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Obama's dithering doomed the attempt to rescue Foley

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Toby Harnden, the Washington bureau chief of The Sunday Times, reports that Obama's dithering doomed the U.S. military's attempt to rescue James Foley:

It was shortly after midnight on the Fourth of July when the specially modified Black Hawk helicopters fitted with radar-evading equipment swooped down over Ukayrishah, a small town next to the Euphrates River, close to the northern Syrian city of Raqqa.

Flown by pilots from the US 160th Special Operations Aviation Regiment — known as the “Night Stalkers” — the Black Hawks’ first job was to destroy a jihadist anti-aircraft battery three miles away. But their main role was to drop several dozen elite troops from Delta Force and SEAL Team 6, the unit that killed the al-Qaeda leader Osama bin Laden in 2011, into the heart of territory controlled by Isis, or the Islamic State.

Syrian radar had been jammed and fighter jets were patrolling overhead as the commandos blocked access roads. The troops moved swiftly towards their objective: an abandoned oil refinery used as a military post and known as the Akershi base.

The CIA had concluded that the base contained a secret prison in which a number of western hostages were languishing.

James Foley, 40, an idealistic freelance journalist from New Hampshire who had once been kidnapped in Libya and held for 44 days, was thought to be among them.

When the commandos reached the base, scores of Isis fighters swarmed out. A US air force AC-130 gunship laid down a wall of fire, killing up to 15 of the jihadists.

According to locals, some of the commandos were wearing Jordanian insignia, perhaps to mask their nationality. They entered the buildings and found the prison. But the hostages were not there. The special forces troops had found what they term a “dry hole”.

The operation was reminiscent of the 1970 mission to free American prisoners of war from North Vietnam’s Son Tay prison camp. It was flawlessly executed but the North Vietnamese had moved the prisoners a day earlier.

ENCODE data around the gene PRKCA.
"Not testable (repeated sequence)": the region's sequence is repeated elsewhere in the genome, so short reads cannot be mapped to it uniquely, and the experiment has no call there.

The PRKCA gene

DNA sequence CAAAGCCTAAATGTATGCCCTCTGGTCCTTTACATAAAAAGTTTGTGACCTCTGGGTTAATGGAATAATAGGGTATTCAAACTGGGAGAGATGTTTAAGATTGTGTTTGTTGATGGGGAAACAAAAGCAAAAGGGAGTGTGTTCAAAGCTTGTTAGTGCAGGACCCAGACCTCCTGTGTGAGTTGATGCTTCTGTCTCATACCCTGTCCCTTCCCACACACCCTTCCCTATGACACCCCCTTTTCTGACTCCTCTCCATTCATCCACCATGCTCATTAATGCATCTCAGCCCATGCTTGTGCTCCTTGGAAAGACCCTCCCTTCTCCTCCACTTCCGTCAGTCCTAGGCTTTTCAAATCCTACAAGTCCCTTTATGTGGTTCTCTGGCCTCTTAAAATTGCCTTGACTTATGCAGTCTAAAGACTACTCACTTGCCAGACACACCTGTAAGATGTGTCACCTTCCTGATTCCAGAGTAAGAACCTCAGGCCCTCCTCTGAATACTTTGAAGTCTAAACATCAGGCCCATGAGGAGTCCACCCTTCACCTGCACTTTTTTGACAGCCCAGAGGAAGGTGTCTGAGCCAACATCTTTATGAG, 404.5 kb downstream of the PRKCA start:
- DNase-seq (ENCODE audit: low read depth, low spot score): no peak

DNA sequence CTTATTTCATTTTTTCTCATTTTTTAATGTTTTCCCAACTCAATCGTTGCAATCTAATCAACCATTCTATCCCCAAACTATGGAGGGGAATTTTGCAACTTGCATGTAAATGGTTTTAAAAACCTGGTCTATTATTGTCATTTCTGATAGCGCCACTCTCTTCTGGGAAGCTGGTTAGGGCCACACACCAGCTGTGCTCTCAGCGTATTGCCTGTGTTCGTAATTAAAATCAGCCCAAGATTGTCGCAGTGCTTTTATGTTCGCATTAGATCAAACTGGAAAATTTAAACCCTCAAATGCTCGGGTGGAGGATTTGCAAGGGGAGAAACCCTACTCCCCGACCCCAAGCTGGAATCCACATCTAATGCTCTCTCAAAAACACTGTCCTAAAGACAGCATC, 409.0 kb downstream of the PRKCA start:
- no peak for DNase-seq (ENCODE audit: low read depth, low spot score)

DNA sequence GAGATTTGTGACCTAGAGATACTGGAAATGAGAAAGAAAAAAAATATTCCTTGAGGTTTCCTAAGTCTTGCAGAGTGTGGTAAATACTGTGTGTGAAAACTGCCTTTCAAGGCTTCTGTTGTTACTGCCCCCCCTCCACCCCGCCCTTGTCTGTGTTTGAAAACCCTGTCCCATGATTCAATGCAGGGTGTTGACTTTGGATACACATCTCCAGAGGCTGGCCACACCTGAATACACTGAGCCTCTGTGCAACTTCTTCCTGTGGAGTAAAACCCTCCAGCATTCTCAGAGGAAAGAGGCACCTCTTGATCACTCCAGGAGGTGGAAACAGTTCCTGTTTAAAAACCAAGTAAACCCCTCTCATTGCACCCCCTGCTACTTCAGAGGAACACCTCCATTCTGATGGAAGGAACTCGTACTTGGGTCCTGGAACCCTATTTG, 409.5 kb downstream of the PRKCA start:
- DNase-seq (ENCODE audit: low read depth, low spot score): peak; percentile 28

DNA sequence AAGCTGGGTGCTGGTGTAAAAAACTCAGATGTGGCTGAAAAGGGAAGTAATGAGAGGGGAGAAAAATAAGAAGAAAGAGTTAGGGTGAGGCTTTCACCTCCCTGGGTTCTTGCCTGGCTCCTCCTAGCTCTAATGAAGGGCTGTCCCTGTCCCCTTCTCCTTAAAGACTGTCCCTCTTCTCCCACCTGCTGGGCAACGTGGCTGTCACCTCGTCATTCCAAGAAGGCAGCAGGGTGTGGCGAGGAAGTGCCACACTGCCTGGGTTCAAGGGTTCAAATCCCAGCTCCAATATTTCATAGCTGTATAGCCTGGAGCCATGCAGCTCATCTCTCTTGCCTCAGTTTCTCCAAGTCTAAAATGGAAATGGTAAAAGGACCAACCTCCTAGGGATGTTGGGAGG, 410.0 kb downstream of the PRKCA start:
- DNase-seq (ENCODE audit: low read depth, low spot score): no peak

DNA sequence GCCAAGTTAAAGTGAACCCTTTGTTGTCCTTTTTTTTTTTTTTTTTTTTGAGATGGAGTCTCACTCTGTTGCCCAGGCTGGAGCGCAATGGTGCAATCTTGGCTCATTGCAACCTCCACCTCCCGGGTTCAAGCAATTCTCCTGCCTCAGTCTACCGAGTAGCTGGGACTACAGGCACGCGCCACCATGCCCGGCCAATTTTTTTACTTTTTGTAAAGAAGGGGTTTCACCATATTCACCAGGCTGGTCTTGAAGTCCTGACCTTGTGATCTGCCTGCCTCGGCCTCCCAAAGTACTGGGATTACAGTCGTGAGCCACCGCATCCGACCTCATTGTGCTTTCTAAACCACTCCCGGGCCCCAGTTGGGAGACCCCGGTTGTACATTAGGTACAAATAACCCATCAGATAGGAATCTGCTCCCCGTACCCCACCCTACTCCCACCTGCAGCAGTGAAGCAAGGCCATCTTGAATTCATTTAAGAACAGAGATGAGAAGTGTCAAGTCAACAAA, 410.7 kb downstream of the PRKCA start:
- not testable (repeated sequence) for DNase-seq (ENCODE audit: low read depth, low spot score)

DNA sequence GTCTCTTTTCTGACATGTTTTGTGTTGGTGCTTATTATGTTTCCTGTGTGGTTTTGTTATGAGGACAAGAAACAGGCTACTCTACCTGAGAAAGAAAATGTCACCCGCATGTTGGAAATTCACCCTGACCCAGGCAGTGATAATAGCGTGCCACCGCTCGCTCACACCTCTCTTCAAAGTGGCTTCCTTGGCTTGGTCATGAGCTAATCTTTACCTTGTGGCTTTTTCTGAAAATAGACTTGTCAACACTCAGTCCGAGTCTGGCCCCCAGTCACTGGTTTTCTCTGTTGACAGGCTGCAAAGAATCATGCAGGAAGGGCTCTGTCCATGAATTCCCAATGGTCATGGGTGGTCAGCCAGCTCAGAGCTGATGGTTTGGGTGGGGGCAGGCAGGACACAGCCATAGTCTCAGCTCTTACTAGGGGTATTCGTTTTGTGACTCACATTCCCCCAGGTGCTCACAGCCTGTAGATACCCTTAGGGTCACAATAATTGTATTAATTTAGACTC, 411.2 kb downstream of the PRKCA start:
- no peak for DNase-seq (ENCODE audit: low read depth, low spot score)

For President Barack Obama the decision to send in the Night Stalkers was an agonising one.

[. . .]

Pentagon sources said Foley and the others might well have been rescued but Obama, concerned about the ramifications of US troops being killed or captured in Syria, took too long to authorise the mission.

Anthony Shaffer, a former lieutenant-colonel in US military intelligence who worked on covert operations, said: “I’m told it was almost a 30-day delay from when they said they wanted to go to when he finally gave the green light. They were ready to go in June to grab the guy [Foley] and they weren’t permitted.”

Another US defence source said: "The White House constantly goes back and forth on these things. These people are a bunch of academics who endlessly analyse stuff and ordering up another deep-thinking paper but can't decide what to order for lunch."

[Emphasis added]

My RedState colleagues, Jake and Streiff have covered the objections to the Obama regime's revelation about the failed rescue attempt here and here. And I wrote that Obama, was let the information become public so it might appear that he was doing something besides fund raising and golfing.

We have complained about Obama's dithering before. We took Obama to task twice for his indecisive dithering about whether to send more troops to Afghanistan to fight what he correctly called a "war of necessity." First, for golfing instead of making a decision. And then, after more than two months of dithering, for putting his decision off until after Thanksgiving.

We even started warning about Obama's perceived weakness two months into his presidency.

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